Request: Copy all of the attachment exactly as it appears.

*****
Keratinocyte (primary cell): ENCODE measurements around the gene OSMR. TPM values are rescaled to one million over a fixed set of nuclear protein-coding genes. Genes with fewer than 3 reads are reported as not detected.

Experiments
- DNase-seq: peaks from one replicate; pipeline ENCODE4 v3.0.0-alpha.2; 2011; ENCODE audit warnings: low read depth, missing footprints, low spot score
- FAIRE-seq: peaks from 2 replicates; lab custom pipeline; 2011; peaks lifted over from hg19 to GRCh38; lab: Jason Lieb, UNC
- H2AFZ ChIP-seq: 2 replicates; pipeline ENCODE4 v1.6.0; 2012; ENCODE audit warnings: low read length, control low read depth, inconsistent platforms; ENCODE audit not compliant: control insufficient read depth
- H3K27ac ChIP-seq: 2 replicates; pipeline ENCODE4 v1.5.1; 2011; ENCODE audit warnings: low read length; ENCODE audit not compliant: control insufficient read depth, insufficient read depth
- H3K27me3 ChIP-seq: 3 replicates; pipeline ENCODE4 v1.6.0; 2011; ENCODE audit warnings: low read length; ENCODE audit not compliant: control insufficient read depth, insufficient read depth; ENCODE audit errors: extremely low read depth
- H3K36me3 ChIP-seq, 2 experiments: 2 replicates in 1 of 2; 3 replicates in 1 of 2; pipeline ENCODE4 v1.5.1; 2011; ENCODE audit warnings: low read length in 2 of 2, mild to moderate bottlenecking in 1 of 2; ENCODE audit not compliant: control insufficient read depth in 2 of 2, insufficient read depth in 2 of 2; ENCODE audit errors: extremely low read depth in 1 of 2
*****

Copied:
Keratinocyte (primary cell): ENCODE measurements around the gene OSMR. TPM values are rescaled to one million over a fixed set of nuclear protein-coding genes. Genes with fewer than 3 reads are reported as not detected.

Experiments
- DNase-seq: peaks from one replicate; pipeline ENCODE4 v3.0.0-alpha.2; 2011; ENCODE audit warnings: low read depth, missing footprints, low spot score
- FAIRE-seq: peaks from 2 replicates; lab custom pipeline; 2011; peaks lifted over from hg19 to GRCh38; lab: Jason Lieb, UNC
- H2AFZ ChIP-seq: 2 replicates; pipeline ENCODE4 v1.6.0; 2012; ENCODE audit warnings: low read length, control low read depth, inconsistent platforms; ENCODE audit not compliant: control insufficient read depth
- H3K27ac ChIP-seq: 2 replicates; pipeline ENCODE4 v1.5.1; 2011; ENCODE audit warnings: low read length; ENCODE audit not compliant: control insufficient read depth, insufficient read depth
- H3K27me3 ChIP-seq: 3 replicates; pipeline ENCODE4 v1.6.0; 2011; ENCODE audit warnings: low read length; ENCODE audit not compliant: control insufficient read depth, insufficient read depth; ENCODE audit errors: extremely low read depth
- H3K36me3 ChIP-seq, 2 experiments: 2 replicates in 1 of 2; 3 replicates in 1 of 2; pipeline ENCODE4 v1.5.1; 2011; ENCODE audit warnings: low read length in 2 of 2, mild to moderate bottlenecking in 1 of 2; ENCODE audit not compliant: control insufficient read depth in 2 of 2, insufficient read depth in 2 of 2; ENCODE audit errors: extremely low read depth in 1 of 2